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boycott, in protest at ongoing abuse directed at players. the four—day blackout is designed to put pressure on the likes of facebook and twitter to do more to stop the abuse. nesta mcgregor reports. football has tried several different tactics to defeat racism. taking the knee, widely adopted across sport, is one of them. today, the game hoped to make another loud statement — by staying silent on the platforms where the abuse takes place. do i think it will make a difference? probably not. but what it does do, it sends a warning to these companies, to let these people know that we're not going to take this abuse any more. if they still don't take action then i think you will see these clubs, players, staff, corporations, start to get together and think of more tough measures to take to finally force action. at 3pm this afternoon, led by the premier league and with support from rugby, cricket, cycling and many more, a four—day social media boycott.
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even before the lockdown kicked in, we were seeing significant increases in reported incidents based on discrimination, and this isn'tjust online. the fact that we've not been in grounds and we haven't had grassroots football, i think is hiding the fact that this is a problem in society. through sport, huge amounts of traffic is diverted to sites like instagram, facebook and twitter, an agreement which benefits them both. but this weekend, nothing from f1 champion lewis hamilton, a huge game, man united versus liverpool, nothing. the result of that fixture could see manchester city crowned champions yet nothing in the form of celebration from their players on social media. facebook, instagram and twitter are going to miss out on billions of views this weekend due to these major clubs not participating on their platforms. in terms of companies investing in the ads on these platforms, the traffic isn't going to be there. with the spotlight firmly
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on social media companies, their message remains the same — that they are committed to making their platforms a safe space for everyone. this isn't about profit and it's not about money. we've been working on some of these tools for a very long time regardless of any calls for a boycott. generation after generation, athletes have shared stories of being racially abused at work. yet each storyteller hopes they will be the last to have to tell it. nesta mcgregor, bbc news. clubbers have been deprived of the dancefloor for more than a year now — but today to their delight thousands returned here in liverpool, england — and without masks or social distancing. it's all part of a uk government pilot programme to establish whether large crowds can safely gather without spreading covid. 6,000 people are attending a two—day event in liverpool today and tomorrow. dan johnson reports.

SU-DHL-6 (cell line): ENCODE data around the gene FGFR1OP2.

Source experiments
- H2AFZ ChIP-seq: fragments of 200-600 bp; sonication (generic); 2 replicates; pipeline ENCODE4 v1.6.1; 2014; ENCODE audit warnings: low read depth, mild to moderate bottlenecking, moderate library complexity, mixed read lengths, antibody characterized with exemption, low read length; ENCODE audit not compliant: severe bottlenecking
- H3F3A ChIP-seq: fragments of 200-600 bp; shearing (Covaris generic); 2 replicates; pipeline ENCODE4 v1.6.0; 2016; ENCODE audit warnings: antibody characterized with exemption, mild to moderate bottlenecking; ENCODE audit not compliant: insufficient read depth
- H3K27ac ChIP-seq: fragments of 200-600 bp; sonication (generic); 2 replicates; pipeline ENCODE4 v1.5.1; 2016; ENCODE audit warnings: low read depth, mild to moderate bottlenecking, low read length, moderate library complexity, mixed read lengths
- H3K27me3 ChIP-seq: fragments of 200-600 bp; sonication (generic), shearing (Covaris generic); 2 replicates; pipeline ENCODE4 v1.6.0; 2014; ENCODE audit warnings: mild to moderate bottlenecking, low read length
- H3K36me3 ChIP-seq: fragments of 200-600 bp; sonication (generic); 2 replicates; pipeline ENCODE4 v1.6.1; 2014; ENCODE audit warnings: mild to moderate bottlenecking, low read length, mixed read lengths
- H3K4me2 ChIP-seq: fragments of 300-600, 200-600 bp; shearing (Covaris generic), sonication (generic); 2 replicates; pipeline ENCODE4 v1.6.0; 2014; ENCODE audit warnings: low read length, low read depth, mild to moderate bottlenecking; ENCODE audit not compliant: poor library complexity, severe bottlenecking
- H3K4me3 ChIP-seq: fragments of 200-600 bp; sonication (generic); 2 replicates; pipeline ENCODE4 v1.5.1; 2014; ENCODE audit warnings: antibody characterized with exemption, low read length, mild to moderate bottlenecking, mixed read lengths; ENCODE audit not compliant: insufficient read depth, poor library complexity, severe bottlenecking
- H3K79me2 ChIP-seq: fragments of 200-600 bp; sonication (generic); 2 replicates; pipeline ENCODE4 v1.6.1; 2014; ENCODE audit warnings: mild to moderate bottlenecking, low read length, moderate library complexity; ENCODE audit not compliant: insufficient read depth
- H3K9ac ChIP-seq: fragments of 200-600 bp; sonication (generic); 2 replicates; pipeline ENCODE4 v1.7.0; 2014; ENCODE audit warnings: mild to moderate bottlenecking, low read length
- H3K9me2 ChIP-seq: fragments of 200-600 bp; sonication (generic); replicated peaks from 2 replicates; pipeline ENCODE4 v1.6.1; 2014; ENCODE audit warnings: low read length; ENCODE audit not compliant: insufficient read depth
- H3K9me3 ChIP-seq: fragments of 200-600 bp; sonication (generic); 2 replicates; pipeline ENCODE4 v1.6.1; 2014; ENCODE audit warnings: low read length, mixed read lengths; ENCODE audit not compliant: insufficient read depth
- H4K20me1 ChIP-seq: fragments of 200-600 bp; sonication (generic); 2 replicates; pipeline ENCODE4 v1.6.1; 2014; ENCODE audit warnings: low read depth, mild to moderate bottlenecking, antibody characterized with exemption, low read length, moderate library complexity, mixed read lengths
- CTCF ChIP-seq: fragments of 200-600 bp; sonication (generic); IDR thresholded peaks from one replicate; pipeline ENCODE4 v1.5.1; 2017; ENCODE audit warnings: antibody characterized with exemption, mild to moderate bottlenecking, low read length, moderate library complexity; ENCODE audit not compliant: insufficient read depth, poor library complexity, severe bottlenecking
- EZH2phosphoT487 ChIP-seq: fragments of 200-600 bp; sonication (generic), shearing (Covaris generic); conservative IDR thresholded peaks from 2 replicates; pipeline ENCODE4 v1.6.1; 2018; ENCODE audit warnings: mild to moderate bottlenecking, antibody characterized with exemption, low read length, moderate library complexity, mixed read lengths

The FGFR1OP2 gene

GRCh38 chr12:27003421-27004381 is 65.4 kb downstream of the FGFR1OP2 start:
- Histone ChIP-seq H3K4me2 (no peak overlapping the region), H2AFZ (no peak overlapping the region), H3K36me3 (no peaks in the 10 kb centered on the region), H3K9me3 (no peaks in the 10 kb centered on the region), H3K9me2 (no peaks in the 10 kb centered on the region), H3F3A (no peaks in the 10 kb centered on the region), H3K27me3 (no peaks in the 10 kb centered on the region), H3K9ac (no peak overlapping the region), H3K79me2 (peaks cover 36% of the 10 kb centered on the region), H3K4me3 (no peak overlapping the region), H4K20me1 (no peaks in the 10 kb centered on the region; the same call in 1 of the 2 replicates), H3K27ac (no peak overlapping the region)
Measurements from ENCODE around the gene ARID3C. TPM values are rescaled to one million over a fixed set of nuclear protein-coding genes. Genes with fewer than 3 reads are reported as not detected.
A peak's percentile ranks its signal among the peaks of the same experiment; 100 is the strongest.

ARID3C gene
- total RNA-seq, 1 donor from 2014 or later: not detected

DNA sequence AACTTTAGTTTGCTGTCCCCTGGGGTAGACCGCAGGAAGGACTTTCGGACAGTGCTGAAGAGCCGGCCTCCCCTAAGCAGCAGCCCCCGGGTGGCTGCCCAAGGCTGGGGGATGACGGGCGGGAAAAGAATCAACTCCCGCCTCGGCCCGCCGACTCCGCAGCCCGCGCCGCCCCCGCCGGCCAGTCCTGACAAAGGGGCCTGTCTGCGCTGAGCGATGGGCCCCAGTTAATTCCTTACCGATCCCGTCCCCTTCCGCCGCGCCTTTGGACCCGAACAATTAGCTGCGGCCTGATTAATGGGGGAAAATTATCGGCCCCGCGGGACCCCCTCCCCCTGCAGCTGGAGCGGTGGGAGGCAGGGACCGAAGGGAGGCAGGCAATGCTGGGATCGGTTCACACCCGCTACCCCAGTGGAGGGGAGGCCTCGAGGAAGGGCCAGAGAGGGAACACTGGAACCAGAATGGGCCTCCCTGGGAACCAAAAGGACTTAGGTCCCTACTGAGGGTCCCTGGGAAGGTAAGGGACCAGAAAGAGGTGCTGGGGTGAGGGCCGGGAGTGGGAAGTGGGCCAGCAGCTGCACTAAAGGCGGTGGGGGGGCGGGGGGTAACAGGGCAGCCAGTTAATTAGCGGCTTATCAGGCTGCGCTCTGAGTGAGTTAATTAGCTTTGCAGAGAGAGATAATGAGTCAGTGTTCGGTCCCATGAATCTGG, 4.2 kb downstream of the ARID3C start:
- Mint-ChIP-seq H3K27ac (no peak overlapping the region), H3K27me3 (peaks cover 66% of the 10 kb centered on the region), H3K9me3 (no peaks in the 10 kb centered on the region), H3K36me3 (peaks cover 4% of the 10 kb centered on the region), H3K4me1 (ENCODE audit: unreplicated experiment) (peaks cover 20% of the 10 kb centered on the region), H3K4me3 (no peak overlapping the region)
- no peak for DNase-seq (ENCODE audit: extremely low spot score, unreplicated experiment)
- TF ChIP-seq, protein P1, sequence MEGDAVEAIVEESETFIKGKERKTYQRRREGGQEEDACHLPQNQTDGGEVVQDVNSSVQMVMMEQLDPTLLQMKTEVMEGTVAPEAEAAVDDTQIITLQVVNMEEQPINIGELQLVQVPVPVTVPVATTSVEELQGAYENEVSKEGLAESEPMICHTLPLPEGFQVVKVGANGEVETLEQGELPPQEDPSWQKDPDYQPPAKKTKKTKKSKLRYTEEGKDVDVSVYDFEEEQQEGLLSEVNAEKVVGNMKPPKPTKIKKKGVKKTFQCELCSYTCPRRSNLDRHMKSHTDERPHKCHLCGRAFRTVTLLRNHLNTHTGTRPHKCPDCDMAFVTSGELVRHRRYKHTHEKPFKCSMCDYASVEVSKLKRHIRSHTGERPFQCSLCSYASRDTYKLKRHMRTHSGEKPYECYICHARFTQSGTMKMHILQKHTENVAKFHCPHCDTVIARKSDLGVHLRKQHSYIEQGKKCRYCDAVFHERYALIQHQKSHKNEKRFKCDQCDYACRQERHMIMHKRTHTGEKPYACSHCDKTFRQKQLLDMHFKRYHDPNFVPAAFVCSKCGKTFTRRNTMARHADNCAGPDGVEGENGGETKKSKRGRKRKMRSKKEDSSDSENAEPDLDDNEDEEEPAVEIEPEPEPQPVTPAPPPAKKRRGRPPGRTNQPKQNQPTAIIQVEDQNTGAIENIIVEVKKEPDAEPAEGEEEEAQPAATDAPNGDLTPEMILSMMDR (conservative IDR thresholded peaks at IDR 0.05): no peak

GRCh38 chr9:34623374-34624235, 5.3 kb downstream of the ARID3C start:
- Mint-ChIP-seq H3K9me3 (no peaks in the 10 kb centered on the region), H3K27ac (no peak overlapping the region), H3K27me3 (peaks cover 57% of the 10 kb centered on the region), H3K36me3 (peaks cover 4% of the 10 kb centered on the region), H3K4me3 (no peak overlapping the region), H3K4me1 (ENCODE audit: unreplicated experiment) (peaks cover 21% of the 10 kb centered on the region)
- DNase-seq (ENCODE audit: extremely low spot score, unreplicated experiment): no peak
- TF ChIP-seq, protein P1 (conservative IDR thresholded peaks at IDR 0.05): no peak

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the masks are off and the volume is rising. # you're free to do what you want to do... finally, we are free to do what we wanted to do. embracing music and each other. anywhere else, this would be illegal tonight. i think it's really going to be like a magical moment in history, to be honest. and look what it means, being back in front of a crowd. i think it's going to be electric. i think everyone is going to be absolutely buzzing. people arejust walking into the venue and going, "oh my god!", just screaming their heads off, like, so excited. and this city is leading the way. i have literally spent about three weeks preparing for this outfit. i oh, so long. genuinely, yeah. deciding what to drink, deciding what to wear, | and big up liverpool for having |the first non—socially distance | event in the country! we love this city! all of us are excited. we are all on the verge of tears, ready to go in.